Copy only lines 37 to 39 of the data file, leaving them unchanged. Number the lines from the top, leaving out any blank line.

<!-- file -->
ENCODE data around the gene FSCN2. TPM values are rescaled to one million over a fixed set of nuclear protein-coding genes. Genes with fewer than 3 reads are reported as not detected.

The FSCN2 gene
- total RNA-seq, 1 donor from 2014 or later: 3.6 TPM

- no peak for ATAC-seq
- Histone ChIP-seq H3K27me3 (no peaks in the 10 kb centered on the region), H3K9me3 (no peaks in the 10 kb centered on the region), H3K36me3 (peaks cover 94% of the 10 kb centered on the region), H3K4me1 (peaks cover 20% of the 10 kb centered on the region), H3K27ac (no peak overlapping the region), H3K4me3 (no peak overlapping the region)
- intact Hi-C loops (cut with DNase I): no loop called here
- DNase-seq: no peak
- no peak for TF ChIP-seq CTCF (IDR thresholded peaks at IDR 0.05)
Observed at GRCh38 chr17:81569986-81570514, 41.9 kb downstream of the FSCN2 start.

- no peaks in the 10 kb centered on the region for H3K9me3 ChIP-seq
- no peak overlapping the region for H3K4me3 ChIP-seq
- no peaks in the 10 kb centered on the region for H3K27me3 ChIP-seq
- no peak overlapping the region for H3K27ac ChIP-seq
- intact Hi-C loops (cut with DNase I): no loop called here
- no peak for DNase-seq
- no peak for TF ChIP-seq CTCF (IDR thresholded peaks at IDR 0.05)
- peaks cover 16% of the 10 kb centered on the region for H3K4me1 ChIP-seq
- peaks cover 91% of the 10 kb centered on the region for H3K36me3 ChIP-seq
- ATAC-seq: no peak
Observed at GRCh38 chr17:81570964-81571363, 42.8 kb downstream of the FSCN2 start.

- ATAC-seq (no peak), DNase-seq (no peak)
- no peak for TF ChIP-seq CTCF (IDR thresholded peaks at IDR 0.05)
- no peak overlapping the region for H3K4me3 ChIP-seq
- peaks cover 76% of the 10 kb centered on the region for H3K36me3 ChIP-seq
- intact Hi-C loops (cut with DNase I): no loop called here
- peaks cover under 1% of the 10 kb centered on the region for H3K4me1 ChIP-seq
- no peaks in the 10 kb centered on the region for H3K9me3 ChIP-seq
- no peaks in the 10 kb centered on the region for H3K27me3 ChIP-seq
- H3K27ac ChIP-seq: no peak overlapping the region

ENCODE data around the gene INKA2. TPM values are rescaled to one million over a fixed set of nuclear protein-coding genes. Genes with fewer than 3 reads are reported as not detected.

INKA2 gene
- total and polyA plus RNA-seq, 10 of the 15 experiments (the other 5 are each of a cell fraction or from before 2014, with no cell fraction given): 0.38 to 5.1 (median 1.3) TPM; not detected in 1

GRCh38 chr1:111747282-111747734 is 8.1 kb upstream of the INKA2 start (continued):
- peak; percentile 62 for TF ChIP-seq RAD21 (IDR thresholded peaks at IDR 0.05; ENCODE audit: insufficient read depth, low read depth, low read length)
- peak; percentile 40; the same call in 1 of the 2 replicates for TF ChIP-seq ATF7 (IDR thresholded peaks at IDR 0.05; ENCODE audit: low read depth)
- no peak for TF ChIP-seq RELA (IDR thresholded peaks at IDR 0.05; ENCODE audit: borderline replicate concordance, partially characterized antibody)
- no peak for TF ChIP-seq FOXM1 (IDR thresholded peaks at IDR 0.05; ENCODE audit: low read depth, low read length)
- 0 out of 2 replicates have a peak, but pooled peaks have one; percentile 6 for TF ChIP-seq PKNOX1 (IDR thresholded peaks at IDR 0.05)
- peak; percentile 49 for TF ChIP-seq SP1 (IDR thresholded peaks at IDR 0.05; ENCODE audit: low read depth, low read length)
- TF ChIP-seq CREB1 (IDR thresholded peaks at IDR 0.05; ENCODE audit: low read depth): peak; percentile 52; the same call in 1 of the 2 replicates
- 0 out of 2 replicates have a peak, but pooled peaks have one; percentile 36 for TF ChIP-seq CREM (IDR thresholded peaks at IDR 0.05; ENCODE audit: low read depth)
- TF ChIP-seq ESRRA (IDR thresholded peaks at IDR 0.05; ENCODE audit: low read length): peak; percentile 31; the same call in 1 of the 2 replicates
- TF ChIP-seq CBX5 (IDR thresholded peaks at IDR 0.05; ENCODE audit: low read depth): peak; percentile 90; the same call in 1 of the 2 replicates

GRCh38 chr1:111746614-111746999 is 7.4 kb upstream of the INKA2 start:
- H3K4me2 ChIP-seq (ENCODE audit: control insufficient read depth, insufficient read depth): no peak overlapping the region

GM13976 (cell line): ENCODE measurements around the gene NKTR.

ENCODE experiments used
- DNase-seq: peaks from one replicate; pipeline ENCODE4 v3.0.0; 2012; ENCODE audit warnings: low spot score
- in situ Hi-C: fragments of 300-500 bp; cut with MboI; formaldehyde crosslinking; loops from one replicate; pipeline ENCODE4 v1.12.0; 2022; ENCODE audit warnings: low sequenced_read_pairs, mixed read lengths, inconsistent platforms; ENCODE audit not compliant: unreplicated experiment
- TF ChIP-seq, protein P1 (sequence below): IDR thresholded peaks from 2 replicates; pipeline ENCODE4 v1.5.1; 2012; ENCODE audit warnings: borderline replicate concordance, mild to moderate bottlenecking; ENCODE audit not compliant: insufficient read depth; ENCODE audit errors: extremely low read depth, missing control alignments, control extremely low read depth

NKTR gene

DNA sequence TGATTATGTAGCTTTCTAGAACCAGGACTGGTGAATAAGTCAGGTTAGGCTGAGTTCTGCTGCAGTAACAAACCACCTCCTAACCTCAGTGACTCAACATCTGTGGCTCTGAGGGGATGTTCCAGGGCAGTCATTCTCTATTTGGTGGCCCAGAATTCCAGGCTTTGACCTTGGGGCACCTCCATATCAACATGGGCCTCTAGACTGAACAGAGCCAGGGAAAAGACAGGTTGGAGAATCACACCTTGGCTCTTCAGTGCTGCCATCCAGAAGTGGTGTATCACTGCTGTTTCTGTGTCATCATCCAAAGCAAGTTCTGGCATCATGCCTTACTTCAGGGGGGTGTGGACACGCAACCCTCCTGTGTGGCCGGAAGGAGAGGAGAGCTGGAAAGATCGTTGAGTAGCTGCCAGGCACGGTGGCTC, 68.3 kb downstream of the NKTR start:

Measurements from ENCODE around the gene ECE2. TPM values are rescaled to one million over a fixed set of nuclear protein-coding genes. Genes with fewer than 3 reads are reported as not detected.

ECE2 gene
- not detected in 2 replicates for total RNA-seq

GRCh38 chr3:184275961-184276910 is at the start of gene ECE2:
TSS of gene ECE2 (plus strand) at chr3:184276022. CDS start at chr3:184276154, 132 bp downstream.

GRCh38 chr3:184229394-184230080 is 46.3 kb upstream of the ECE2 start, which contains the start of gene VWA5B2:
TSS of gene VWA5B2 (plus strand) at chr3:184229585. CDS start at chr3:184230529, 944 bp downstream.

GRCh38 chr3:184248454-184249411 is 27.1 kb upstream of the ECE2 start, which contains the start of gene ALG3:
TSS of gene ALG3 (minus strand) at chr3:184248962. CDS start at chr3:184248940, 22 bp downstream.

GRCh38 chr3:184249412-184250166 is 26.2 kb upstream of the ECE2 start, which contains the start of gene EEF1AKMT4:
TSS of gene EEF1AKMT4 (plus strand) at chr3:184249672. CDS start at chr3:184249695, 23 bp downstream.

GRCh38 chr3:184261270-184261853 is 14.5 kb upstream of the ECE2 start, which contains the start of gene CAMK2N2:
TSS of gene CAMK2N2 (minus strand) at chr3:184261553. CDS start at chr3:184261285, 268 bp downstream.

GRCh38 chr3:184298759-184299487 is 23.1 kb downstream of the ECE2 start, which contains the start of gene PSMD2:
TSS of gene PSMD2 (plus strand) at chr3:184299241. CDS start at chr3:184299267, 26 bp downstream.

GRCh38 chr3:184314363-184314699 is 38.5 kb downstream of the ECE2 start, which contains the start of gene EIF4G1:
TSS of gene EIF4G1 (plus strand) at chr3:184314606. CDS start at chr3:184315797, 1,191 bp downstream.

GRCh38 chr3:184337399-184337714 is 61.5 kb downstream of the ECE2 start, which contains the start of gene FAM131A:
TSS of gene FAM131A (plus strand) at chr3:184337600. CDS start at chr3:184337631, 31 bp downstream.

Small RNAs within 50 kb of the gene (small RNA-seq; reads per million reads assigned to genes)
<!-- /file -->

- no peak for TF ChIP-seq FOXM1 (IDR thresholded peaks at IDR 0.05; ENCODE audit: low read depth, low read length)
- 0 out of 2 replicates have a peak, but pooled peaks have one; percentile 6 for TF ChIP-seq PKNOX1 (IDR thresholded peaks at IDR 0.05)
- peak; percentile 49 for TF ChIP-seq SP1 (IDR thresholded peaks at IDR 0.05; ENCODE audit: low read depth, low read length)